Image via
California’s Deficit: Bring Your Alibis

Will Swaim


Will Swaim
April 3, 2024

California’s Deficit: Bring Your Alibis

Governor Gavin Newsom helped create — and is now faced with — the biggest budget deficit in Golden State history.

In the summer of 2022, California governor Gavin Newsom, apparently high on the smell of cash, announced that California had just smashed through the state-budget equivalent of the first four-minute mile: a one-year surplus of $100 billion. Calling it “simply without precedent,” Newsom bragged, “No other state in American history has ever experienced a surplus as large as this.”

“Neither the governor nor the Legislative Analyst’s Office acknowledged how precarious that ‘surplus’ was,” says Mark Moses, author of The Municipal Financial Crisis: A Framework for Understanding and Fixing Government Budgeting.

Just one year later, Newsom announced — this time without the trumpet blasts, chest-thumping and press tour — that California was $32 billion in the red. Today, the governor is staring into the business end of a $78 billion deficit.

You didn’t have to be a prophet to see the financial chaos coming. In this state’s notoriously mercurial tax system, which depends largely on revenue from just 150,000 wealthy Californians and massive, occasional paydays to investors in the state’s tech sector, what went up in 2022 was certain to fall hard, fast, and soon. Nor did the governor acknowledge the troubling fact that there was never a surplus: Even in go-go days of 2022, California’s state and local debt was accelerating toward $1.6 trillion, about 17 times Newsom’s one-year “surplus,” which included unfunded retirement benefits for government employees.

The bottom line: The bad news was a surprise only to those who took Newsom seriously.

For those people, the first red flag popped up in December, when the independent Legislative Analyst’s Office (LAO) pegged the deficit at $68 billion. With the doomsday clock ticking, the governor’s finance office issued a bland but candid “budget letter” to all state agencies, urging them to throw overboard anything not nailed to the state constitution. “It is vitally important that state government is efficient, effective, and only expends funds that are necessary to the critical operation and security of the state,” the finance office declared. “As such, all state entities must take immediate action to reduce expenditures and identify all operational savings achieved.”

That would be sound guidance in all circumstances. But this is California, and back in 2022, when Newsom was still feeling like the casino’s biggest whale, he spent as if there’d be money forever, boosting spending to $308 billion, more than double Jerry Brown’s last, 2019 budget of $140 billion. In the Year of the Historic Surplus, there were gifts for almost everyone and a soundtrack of Vegas slots paying off. Offering ten wonderful ways he’d spend $100 billion, the governor’s June 30, 2022, press release led with, “Cha-ching! You just received a deposit!” — a one-time payment of up to $1,050 to 23 million Californians, for a total of $9.5 billion. The reason for this populist largesse? “Global inflation. Rising costs. It’s hard out there and we know it.”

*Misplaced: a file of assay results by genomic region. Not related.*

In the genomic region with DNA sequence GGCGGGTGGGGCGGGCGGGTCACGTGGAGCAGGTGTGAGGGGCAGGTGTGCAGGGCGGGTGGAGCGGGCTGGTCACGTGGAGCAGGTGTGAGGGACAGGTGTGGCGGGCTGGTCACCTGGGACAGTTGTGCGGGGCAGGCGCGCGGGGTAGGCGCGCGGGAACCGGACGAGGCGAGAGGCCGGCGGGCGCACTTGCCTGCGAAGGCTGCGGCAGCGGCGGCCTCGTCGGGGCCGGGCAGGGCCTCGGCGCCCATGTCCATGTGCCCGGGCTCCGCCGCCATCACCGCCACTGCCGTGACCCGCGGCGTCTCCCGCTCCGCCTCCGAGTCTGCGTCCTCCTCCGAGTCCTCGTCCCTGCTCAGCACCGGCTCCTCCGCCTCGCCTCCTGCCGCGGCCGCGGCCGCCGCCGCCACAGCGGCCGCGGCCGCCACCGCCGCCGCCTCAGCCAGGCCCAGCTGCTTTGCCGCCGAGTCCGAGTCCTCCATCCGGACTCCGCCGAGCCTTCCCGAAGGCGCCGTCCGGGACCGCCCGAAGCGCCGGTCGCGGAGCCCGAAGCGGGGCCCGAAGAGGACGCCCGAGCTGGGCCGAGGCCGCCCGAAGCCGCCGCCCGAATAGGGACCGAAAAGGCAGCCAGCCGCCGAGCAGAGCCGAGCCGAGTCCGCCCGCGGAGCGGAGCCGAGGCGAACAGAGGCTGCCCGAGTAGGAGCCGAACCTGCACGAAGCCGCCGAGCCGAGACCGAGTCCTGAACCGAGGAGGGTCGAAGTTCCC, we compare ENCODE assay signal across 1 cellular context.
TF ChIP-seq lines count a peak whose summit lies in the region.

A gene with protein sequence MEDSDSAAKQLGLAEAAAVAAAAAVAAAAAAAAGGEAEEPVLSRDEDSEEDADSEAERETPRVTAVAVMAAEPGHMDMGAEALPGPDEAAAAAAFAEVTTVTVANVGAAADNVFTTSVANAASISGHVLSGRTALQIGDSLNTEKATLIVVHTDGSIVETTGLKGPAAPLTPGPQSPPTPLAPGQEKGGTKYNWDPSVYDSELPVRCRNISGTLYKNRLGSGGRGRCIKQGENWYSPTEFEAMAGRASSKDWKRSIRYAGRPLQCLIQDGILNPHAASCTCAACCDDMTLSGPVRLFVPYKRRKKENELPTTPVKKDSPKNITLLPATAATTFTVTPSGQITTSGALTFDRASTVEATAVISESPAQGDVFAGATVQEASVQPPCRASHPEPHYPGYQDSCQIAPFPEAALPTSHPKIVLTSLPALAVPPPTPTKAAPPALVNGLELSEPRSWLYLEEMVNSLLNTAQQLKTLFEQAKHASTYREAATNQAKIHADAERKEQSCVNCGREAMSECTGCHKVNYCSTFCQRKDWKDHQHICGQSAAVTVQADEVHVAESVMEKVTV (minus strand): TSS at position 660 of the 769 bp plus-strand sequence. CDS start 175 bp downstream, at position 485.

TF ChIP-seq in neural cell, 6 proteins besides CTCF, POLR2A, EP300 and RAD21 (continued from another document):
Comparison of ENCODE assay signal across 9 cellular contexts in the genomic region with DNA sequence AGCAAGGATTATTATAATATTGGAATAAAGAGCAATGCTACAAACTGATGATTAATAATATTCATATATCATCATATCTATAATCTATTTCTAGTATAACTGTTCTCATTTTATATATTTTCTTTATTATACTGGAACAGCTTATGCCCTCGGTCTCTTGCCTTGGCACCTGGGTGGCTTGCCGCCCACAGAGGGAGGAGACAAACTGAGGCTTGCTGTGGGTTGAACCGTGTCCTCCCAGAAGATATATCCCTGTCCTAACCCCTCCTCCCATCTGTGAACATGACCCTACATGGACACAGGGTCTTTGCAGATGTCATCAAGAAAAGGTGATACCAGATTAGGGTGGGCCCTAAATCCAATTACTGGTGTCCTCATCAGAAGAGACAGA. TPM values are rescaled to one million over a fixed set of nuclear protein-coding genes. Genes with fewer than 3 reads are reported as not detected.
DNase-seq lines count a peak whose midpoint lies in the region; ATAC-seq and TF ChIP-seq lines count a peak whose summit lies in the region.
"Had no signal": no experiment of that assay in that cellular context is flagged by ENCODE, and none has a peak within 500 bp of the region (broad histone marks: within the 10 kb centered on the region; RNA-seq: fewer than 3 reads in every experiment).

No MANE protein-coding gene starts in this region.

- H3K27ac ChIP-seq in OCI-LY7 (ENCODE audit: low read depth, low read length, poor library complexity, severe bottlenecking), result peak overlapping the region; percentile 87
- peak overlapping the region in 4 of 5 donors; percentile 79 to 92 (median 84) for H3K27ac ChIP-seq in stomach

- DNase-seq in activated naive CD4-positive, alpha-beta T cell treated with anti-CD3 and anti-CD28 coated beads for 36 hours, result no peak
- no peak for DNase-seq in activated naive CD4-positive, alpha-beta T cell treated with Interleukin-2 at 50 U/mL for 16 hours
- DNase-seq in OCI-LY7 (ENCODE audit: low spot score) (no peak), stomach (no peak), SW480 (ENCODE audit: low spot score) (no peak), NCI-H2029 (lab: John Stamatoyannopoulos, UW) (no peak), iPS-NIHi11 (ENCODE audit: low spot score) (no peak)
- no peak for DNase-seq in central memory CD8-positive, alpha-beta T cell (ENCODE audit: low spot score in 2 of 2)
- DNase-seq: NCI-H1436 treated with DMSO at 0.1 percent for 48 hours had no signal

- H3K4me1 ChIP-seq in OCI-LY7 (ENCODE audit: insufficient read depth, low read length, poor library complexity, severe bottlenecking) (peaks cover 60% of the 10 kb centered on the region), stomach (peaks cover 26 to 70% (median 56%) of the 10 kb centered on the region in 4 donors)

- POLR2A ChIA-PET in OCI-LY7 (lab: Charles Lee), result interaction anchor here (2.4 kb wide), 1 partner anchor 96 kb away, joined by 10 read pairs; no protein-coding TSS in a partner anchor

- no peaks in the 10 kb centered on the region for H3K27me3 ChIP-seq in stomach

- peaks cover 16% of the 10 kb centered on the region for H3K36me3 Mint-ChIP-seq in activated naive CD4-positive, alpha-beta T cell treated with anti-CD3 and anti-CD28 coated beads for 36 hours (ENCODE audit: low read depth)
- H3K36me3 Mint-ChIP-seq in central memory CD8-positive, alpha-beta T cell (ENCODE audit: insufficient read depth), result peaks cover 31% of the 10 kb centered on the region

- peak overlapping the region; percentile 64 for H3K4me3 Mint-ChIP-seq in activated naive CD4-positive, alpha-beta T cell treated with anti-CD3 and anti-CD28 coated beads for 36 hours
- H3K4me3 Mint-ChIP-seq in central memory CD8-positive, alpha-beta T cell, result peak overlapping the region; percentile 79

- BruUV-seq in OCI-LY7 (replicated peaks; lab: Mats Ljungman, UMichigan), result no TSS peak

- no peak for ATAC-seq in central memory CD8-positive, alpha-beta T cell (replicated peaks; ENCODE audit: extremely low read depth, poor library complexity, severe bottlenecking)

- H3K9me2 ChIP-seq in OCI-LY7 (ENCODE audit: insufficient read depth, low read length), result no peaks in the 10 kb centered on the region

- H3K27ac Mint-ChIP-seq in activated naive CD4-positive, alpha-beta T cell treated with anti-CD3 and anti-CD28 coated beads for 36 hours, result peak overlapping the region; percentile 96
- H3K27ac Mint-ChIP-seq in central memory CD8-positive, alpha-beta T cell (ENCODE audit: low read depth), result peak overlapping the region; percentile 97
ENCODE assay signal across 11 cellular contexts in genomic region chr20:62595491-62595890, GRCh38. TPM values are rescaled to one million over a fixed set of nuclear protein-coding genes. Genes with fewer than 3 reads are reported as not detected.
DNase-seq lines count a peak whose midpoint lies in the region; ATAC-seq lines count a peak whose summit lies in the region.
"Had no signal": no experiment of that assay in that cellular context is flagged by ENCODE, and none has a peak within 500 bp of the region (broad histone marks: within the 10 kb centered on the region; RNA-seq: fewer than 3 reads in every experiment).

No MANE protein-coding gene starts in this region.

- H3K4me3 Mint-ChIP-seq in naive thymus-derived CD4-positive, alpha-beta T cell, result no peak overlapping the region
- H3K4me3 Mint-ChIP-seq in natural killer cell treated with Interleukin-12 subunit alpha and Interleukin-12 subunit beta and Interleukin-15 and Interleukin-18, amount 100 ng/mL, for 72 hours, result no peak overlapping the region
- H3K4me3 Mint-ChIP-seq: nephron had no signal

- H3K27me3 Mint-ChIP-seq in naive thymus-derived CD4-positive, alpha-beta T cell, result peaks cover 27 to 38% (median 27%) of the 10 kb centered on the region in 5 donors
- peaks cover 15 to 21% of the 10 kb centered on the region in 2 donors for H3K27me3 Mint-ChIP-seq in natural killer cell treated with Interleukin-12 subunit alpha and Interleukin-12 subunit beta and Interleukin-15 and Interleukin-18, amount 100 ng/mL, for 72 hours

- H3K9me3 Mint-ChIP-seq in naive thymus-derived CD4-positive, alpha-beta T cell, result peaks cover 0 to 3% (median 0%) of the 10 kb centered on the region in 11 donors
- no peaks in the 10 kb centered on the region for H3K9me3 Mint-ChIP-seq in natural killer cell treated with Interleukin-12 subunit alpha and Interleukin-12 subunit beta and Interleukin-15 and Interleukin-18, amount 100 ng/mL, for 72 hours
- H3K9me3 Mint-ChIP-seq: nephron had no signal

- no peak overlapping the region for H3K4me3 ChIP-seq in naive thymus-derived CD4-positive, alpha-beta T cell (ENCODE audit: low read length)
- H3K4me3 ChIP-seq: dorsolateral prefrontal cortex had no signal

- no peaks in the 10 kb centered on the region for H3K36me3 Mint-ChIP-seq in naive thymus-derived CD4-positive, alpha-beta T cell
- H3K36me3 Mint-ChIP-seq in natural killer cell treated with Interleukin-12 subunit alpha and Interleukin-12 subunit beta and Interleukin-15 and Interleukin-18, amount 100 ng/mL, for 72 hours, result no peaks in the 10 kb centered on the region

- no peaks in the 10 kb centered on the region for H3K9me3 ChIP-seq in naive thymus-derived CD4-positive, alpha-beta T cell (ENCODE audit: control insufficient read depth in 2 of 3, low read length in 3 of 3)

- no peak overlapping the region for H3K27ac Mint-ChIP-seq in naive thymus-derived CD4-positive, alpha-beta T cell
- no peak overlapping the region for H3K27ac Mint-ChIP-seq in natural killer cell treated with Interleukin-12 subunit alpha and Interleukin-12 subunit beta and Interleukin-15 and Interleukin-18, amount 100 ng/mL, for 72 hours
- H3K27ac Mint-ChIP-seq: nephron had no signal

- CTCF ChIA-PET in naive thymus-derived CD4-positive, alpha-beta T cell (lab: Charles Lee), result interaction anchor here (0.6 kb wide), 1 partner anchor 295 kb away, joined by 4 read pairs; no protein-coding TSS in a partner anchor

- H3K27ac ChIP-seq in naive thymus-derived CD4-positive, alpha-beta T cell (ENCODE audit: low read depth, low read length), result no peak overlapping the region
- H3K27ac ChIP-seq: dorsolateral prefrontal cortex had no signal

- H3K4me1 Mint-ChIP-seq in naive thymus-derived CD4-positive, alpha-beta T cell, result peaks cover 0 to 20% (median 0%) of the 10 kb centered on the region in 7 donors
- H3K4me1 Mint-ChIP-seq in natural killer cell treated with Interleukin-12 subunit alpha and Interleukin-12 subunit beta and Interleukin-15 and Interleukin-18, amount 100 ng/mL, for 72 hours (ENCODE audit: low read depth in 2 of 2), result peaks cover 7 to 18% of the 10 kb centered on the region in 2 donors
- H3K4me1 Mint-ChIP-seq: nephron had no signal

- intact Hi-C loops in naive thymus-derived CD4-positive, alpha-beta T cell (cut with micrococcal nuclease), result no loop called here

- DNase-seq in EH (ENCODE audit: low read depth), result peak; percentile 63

In a state where even people working at the highest levels of government don’t appear to understand the relationship between massive government cash infusions and inflation — or the dangers of misreading one-time bumps in tax revenue — expensive “surprises” are to be expected, especially when so many California reporters love the governor as much as they hate math and “the rich.” Earlier this year, Newsom continued to assert that the deficit is just $38 billion, despite the LAO’s $68 billion estimate. Confronted with that disparity, Newsom-aligned, arithmophobic media retreated to more comfortable reportage, superficially characterizing the deficit as a mere political fight between a powerful governor and the constitutionally independent LAO. Those few reporters who asked Newsom to defend his sunnier (but still dire) projection got a Kamala Harris–style word salad:

This deficit projected number $37.86 billion . . . that we’re looking to close . . . those of you who’ve been writing about a different number, I hope you’re immediately correcting that number. We have been pretty damn transparent with you . . . by making the point publicly, not just privately, that that number was not the number but continues to be reported as gospel.

More recently, the state controller has come back with more bad news: “Fiscal year-to-date receipts underperformed estimates contained in the 2024-25 Governor’s Budget by more than $6.7 billion, or 5.3 percent.”

So, the real deficit is not $38 billion (as estimated by Newsom), or even $68 billion (per the LAO’s first estimate), but a whopping $78 billion. This is far higher than the previous state-deficit record of $54 billion, set in the Covid year of 2020. It is — Newsom could but will not say — “simply without precedent.”